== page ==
Tuesday, February 3, 2009

Tuesday morning at the Lubbock Library

Yesterday evening at the reception following the seminar about Buddy Holly's musical disciples, I snared some shrimp and fruit and a huge chocolate-covered strawberry at the buffet, then sat down in a room with tables and chairs to eat.

At the next table, a guy even older than me in a pristine white cowboy hat said hi and how are you as folks do here. This is Dixie, as my buddy David reminds me. The guy, Larry Welburn, and I'm not at all sure about the spelling, is an old Lubbock musician now living in Oklahoma in what I hope is comfortable retirement.

Turns out Larry played standup bass with Buddy in '55 and '56, made maybe 25 of the early records with Buddy. Records we've been listening to for 50-plus years, records that are anthems. That was Larry playing bass.

Larry remembered that in '55, Elvis and his little group, not yet popular, came to Lubbock to do a gig at the Pontiac store, in the service department. Elvis played and Buddy played. Before the gig, Buddy and Larry and another guy hung out in Elvis's motel room while they were waiting for the gig time.

Larry says Elvis was a really nice guy. He remembers sitting there in the motel room and hearing Elvis singing in the shower.


The old country musicians I've met here in my three trips to Lubbock have been gentlemanly and gracious, never impatient. They never give the impression that they've heard all the questions before and answered them ad nauseum. You don't feel that they learned that politeness but that it's a part of how they were raised. It's Dixie here, folks are friendly.

As we are assembled here, a larger group is assembled in Clear Lake, Iowa, the site of the plane crash 50 years ago plus 8 hours. That town has adopted Buddy as its own, with a shrine at the crash site and an annual festival. Brits and Aussies especially love Buddy and come to the States to remember.

A thirtyish guy at the gathering here, Adam Barnard from London, does a "Buddy Holly Tribute Act" for all occasions in his area. Super nice guy, as fascinated as I was by the reminiscences of Larry Welburn. If you'd like to learn more about Adam Barnard:

The Buddy Holly center is screening Paul McCartney's movie The Real Buddy Holly Story twice today. I'll watch it once, attend the seminar and reception this evening, and tomorrow I'll be headed home. Wish me warm weather and winds from the south...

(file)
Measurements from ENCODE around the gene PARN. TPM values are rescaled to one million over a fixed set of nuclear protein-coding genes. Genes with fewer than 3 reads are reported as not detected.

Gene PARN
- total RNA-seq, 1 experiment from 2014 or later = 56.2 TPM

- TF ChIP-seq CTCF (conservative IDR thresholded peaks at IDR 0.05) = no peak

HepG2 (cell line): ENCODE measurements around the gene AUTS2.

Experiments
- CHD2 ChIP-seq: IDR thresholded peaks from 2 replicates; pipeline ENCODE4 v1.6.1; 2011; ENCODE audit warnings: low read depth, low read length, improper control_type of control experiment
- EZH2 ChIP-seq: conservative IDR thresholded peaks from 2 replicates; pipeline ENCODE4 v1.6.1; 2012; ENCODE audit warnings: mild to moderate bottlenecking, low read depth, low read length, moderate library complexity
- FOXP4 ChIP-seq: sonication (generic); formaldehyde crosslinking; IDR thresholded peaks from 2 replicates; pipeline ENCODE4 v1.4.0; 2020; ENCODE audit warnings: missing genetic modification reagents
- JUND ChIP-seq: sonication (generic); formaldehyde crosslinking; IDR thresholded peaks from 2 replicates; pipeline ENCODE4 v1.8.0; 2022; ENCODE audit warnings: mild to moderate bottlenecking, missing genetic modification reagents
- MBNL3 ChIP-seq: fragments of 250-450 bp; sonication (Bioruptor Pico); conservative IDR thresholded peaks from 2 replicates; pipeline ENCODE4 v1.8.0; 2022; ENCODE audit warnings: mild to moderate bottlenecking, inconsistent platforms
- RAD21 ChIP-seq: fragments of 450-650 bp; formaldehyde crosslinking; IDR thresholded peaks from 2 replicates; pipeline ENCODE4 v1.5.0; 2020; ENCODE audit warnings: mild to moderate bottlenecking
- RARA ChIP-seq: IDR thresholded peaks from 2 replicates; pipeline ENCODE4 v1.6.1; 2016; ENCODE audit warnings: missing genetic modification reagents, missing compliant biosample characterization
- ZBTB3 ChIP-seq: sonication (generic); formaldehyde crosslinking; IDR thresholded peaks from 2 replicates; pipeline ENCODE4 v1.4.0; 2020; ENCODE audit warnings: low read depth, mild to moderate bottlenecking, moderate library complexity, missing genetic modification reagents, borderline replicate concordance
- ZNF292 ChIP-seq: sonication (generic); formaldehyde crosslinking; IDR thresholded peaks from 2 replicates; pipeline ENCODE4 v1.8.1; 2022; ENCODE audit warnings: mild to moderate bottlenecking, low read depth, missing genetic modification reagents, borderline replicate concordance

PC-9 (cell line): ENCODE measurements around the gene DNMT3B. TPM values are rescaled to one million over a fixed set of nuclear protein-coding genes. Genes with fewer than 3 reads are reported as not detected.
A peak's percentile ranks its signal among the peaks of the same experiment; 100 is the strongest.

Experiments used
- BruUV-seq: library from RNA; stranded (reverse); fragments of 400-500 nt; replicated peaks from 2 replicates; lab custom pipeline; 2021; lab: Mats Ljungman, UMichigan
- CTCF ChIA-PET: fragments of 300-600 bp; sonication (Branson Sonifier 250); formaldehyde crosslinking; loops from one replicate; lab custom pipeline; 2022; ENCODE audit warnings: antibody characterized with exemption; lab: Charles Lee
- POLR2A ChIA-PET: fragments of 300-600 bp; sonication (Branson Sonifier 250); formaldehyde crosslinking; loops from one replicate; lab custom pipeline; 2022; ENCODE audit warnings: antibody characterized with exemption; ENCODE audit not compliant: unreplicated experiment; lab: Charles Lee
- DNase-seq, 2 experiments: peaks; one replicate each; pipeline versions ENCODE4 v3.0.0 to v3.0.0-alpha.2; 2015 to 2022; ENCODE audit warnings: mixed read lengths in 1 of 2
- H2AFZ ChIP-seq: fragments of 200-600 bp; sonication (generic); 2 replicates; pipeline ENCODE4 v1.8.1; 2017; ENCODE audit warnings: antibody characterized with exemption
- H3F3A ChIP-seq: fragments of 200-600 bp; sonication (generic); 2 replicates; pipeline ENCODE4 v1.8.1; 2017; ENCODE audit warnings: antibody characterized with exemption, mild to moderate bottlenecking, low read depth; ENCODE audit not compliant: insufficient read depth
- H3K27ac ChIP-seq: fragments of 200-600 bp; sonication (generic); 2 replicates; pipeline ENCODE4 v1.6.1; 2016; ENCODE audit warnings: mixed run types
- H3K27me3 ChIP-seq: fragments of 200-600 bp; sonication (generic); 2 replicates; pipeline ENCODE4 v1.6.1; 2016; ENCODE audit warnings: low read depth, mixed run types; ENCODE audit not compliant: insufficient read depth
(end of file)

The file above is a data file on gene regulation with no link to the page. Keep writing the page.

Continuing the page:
Jon said...

Well, the weather guessers here in Denver are calling for sunny skies and temps near 70 on Wednesday and Thursday. I envy you for being able to make a moto jaunt at this time of year.

I'll be heading to tennessee on the Triumph, in June. I can hardly wait.

philcycles said...

Many years ago, back in the time of the dinosaurs, I was a roadie in the rock and roll game. No name dropping but you're all heard of the bands and musicians I worked for.
But among them all 2 gigs stand out. In the late 60s a group of the best session players in Nashville made a record and called themselves Area Code 615. Kenny Buttery, Buddy Spicher, Weldon Myrick, David Briggs. the best. You heard them on Blond On Blond if you didn't listen to country music. Anyway, these guys were persuaded to do a couple of gigs to promote the record, one at the Fillmore West and one at the Fillmore East. and since their producer also produced the guys I worked for I was elected roadie.
Well, the gigs were fabulous including a legendary jam with the fiddle player, Buddy, playing with The Sons Of Champlin at the Filmore West. I have the tape somewhere. And at the end of the gig Weldon, the steel player, thanked me and gave me an envelope with a $10 tip. Nicest guys I ever worked for.
Phil Brown

Addison said...

Wednesday afternoon I see the weather maps on Wunderground.com, and the color temp map of the West and would have to think you have scored a winter traveling coup. I assume come sundown you have parked the ride for the day.